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Soaring Flight. Soaring Flight. Andean Condor soaring http://www.youtube.com/watch?v=4j6qDJWiwbA. downstroke : the wing beats down and forwards, producing lift and propulsion.
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Andean Condorsoaring http://www.youtube.com/watch?v=4j6qDJWiwbA
downstroke: the wing beats down and forwards, producing lift and propulsion. upstroke: the wing flexes in towards the body (largely due to a rotation of the humerus about its long axis) and then rises and extends ready for the next downstroke. Passive aerodynamic lift provides the restoring force for the upstroke under most cruising conditions, although during takeoff the upstroke is powered.
There are two main flight muscles attaching to each wing. The pectoralis muscle powers the downstroke and is proportionately very large in birds (up to 35% of body weight). The supracoracoideus is much smaller and has a tendon which curves around to attach to the top of the humerus.
Diagram showing the large fan-shaped pectoralis muscle converging to an attachment on the humerus, and the smaller supracoracoideus deep to it at the front, attaching to the top of the humerus via a tendon passing through the foramen triosseum.
The supracoracoideus can provide power to the upstroke if required but more usually produces a rapid rotation of the humerus at the top of the upstroke. In addition there are 48 other muscles within the wing and around the shoulder which produce the wide range of movements of the wing and its feathers.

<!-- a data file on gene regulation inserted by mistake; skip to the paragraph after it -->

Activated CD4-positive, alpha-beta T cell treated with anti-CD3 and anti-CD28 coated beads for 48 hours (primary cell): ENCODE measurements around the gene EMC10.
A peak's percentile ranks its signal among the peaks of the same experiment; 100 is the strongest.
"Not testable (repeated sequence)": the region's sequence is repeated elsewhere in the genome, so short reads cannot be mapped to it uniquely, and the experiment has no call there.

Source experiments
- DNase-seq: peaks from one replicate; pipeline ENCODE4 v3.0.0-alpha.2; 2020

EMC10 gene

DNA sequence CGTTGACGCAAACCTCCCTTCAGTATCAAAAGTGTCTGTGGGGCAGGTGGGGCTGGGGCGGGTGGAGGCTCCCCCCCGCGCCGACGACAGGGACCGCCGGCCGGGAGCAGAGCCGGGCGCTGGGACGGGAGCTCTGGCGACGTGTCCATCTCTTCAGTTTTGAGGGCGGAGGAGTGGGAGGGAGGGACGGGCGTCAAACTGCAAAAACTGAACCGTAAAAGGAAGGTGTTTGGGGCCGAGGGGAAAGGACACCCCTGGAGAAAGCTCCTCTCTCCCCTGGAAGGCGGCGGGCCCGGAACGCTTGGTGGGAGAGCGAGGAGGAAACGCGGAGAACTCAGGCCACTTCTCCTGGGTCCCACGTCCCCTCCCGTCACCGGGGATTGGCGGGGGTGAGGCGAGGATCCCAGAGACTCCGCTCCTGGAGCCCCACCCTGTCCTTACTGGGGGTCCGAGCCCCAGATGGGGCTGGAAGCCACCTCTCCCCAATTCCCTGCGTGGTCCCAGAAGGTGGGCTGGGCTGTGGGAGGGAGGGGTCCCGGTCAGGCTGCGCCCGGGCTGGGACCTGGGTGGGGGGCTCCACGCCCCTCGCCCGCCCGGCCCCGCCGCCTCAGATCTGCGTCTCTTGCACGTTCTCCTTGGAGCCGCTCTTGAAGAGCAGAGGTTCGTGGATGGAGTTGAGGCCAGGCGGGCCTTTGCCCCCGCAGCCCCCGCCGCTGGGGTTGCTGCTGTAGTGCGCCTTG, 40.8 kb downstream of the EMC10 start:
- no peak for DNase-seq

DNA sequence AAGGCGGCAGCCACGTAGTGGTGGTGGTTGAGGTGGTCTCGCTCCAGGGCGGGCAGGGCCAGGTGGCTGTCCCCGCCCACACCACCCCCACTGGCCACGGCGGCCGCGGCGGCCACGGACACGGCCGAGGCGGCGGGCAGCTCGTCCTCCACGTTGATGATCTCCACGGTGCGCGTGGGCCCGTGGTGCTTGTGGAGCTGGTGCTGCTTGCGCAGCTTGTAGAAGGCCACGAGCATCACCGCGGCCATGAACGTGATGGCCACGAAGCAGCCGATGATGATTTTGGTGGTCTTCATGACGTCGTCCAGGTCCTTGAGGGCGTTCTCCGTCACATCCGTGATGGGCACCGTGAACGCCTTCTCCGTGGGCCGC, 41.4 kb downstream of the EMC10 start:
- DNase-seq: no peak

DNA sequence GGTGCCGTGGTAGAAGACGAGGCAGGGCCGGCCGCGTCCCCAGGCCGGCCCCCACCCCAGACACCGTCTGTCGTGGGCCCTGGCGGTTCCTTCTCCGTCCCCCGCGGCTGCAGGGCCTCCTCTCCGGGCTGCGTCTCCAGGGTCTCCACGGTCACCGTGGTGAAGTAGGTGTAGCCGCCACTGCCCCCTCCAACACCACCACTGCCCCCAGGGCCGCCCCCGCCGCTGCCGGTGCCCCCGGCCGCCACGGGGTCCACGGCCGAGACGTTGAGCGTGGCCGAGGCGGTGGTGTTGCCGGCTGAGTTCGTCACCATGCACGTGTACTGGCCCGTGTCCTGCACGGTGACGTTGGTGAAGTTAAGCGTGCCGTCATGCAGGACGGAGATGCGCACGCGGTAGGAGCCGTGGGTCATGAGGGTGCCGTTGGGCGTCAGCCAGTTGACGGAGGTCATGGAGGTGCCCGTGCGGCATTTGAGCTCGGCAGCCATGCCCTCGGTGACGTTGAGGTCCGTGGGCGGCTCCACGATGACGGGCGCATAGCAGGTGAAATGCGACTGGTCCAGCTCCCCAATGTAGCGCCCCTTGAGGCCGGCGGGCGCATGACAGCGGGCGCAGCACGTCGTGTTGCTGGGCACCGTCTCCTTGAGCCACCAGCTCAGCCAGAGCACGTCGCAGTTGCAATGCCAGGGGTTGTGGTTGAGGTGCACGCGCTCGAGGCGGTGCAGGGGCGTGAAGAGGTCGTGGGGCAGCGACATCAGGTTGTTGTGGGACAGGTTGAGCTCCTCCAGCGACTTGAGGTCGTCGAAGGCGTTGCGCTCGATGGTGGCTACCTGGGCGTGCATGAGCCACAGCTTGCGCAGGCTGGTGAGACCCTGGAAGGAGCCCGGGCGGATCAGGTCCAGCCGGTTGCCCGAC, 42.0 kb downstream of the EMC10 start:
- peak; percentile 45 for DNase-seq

Short, rounded wings: fast takeoffs and rapid maneuvers - Grouse Long, narrow wings: high speed gliding in high wind - Albatross Slim, unslotted wings permit fast, efficient flight in open habitat - Falcon Slots in wings of intermediate dimensions increase lift and gliding ability – Buteo hawks
Assuming birds of same weight: Wing Loading: weight / wing area Aspect Ratio: wing length / wing breadth
Hummingbird Videos http://www7.nationalgeographic.com/ngm/0701/feature4/multimedia.html Especially NotePurple-crowned Woodnymph and Marvelous Spatuletail
Kestrel Flight – hovering http://www.youtube.com/watch?v=31Xw75hAwIc
Wing beats vary by type of bird as well as the speed and weight. Robert Burton in the book Bird Flight estimates this range: